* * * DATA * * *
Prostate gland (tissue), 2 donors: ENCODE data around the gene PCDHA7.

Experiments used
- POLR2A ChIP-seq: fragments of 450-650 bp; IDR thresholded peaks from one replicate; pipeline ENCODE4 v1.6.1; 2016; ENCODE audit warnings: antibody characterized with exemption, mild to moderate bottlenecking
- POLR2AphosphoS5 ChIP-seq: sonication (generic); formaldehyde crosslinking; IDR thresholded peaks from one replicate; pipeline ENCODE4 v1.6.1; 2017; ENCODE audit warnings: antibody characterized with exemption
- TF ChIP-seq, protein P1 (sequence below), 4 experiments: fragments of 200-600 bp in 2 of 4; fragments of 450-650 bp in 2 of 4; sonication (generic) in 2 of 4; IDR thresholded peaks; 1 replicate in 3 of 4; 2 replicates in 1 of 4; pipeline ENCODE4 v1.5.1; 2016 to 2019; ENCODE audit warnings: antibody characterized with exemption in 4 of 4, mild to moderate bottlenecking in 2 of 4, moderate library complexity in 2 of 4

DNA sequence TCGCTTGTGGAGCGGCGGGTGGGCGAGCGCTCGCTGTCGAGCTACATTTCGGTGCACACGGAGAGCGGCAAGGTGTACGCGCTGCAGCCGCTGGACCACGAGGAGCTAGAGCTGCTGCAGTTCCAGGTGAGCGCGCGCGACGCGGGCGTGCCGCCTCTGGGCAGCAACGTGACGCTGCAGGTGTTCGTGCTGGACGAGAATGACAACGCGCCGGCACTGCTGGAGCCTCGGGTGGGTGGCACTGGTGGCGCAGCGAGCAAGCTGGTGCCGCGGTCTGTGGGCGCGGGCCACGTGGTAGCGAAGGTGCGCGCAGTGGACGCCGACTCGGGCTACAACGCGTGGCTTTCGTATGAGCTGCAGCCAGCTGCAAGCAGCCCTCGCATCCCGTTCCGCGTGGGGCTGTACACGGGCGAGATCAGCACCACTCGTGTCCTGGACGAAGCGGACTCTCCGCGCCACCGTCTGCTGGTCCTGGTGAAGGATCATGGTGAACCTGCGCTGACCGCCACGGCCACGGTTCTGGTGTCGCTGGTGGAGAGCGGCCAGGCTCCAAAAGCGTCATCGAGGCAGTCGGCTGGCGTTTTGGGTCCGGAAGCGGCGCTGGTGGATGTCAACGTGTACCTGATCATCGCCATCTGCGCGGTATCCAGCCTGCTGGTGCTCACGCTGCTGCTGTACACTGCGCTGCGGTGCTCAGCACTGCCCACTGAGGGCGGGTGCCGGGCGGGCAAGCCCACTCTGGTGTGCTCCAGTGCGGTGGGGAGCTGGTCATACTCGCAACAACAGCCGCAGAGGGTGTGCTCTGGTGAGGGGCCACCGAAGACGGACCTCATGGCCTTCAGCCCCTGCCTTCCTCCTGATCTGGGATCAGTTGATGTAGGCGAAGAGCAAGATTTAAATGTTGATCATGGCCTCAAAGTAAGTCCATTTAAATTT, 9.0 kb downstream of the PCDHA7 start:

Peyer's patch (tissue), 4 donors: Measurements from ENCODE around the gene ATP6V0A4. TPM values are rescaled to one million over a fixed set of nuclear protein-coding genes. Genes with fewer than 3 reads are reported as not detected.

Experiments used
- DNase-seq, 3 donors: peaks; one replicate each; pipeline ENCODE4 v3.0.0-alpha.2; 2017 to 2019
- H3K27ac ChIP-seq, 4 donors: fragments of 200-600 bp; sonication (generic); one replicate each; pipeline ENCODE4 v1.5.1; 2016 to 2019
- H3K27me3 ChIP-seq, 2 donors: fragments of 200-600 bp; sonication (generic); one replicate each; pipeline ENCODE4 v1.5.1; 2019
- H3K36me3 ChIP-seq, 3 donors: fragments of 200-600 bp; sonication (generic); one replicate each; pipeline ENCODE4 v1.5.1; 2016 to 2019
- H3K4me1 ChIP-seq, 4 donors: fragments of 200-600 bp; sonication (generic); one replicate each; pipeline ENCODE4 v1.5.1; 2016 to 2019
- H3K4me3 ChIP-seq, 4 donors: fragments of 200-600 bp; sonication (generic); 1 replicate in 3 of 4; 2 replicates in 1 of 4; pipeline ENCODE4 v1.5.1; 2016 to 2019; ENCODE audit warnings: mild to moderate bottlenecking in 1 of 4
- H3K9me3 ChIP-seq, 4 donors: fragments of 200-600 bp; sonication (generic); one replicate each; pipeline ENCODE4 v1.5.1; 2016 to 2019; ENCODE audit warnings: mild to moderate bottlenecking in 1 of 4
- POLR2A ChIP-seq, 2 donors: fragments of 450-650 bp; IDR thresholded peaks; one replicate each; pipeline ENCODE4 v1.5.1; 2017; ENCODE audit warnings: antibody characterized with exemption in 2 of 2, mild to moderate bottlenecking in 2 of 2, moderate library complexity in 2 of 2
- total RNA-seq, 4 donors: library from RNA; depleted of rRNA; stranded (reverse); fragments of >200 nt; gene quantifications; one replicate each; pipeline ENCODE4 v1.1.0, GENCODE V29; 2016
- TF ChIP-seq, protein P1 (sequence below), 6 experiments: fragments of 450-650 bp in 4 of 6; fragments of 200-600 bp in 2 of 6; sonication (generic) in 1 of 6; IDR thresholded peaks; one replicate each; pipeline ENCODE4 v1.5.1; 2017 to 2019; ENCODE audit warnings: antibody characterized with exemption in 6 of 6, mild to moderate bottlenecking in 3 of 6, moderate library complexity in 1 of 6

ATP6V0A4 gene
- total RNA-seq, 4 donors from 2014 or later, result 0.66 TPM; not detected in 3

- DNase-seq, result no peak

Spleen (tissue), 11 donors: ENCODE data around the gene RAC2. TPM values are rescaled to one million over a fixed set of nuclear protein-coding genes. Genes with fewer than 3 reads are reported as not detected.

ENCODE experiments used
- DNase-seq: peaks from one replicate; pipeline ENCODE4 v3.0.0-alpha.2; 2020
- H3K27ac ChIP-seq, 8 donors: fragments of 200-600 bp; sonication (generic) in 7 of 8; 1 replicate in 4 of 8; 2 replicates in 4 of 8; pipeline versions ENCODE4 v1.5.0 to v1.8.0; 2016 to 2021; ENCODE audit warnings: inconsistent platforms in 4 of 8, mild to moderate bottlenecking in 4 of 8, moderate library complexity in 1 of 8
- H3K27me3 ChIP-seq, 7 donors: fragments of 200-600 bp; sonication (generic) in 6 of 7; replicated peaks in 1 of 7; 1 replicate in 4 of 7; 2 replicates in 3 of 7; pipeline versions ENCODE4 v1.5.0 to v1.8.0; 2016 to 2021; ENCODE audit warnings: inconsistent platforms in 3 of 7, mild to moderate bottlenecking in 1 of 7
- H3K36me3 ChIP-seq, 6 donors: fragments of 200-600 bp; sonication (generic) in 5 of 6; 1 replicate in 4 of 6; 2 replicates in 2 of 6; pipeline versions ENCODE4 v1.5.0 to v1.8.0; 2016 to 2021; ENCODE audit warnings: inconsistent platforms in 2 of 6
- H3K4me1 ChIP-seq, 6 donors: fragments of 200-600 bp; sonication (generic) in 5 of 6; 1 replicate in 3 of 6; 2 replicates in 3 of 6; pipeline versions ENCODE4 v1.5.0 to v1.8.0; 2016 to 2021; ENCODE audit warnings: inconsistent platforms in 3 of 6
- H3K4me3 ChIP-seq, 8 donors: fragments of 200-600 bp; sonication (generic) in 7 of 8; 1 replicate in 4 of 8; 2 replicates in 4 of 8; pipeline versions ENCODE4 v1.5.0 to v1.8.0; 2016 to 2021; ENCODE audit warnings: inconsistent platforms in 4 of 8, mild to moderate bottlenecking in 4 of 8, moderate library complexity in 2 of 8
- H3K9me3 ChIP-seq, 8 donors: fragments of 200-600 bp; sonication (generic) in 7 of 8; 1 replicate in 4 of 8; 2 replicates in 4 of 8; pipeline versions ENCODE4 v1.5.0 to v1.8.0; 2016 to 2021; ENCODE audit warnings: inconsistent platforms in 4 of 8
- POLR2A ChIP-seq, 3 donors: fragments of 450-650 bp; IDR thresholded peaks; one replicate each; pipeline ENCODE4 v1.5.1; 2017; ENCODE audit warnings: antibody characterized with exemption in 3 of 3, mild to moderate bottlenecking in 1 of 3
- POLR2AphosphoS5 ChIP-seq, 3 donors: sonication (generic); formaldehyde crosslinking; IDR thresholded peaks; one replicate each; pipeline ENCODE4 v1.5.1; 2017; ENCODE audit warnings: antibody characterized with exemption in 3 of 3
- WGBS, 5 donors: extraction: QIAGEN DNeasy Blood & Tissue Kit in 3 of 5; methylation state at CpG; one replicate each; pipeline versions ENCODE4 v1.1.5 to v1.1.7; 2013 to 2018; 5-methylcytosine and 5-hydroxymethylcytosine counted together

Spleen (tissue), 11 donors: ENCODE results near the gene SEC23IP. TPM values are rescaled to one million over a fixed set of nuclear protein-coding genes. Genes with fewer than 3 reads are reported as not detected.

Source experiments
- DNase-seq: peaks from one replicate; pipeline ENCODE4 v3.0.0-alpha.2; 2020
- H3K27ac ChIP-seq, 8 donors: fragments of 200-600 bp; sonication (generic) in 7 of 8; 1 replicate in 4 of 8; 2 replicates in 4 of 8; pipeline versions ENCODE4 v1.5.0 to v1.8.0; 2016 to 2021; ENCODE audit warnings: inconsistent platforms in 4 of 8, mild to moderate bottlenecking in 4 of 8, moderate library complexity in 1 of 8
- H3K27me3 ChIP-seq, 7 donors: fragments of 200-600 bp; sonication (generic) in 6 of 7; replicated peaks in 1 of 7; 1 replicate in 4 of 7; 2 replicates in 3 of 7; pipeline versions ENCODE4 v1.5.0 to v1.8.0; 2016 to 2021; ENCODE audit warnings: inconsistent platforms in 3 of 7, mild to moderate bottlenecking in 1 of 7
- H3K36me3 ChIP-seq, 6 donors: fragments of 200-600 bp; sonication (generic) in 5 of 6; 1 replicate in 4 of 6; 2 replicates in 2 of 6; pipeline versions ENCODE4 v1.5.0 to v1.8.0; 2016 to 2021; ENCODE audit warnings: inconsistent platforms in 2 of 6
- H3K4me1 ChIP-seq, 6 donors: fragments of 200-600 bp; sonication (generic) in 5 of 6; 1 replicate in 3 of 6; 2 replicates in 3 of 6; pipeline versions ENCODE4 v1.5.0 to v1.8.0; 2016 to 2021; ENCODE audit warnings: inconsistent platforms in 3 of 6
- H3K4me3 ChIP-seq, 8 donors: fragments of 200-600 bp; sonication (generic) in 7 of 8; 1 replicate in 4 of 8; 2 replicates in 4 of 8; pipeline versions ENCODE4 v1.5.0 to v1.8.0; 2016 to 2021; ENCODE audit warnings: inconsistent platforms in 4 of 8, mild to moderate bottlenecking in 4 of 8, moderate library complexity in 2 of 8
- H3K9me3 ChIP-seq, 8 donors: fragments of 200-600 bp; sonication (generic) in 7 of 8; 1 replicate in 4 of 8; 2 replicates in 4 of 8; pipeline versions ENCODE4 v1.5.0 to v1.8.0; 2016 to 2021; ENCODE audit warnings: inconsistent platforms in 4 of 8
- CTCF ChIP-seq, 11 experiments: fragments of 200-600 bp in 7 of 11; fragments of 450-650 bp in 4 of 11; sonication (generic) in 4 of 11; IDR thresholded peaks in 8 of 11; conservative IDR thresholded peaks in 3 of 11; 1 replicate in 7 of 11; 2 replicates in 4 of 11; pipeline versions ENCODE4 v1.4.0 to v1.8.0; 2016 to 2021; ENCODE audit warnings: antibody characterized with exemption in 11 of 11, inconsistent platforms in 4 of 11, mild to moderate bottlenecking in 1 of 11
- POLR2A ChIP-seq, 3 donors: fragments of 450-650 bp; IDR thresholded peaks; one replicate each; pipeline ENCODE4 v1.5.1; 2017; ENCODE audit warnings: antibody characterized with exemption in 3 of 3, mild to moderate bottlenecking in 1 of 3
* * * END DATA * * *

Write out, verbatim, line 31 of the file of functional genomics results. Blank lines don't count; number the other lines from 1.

- POLR2A ChIP-seq, 3 donors: fragments of 450-650 bp; IDR thresholded peaks; one replicate each; pipeline ENCODE4 v1.5.1; 2017; ENCODE audit warnings: antibody characterized with exemption in 3 of 3, mild to moderate bottlenecking in 1 of 3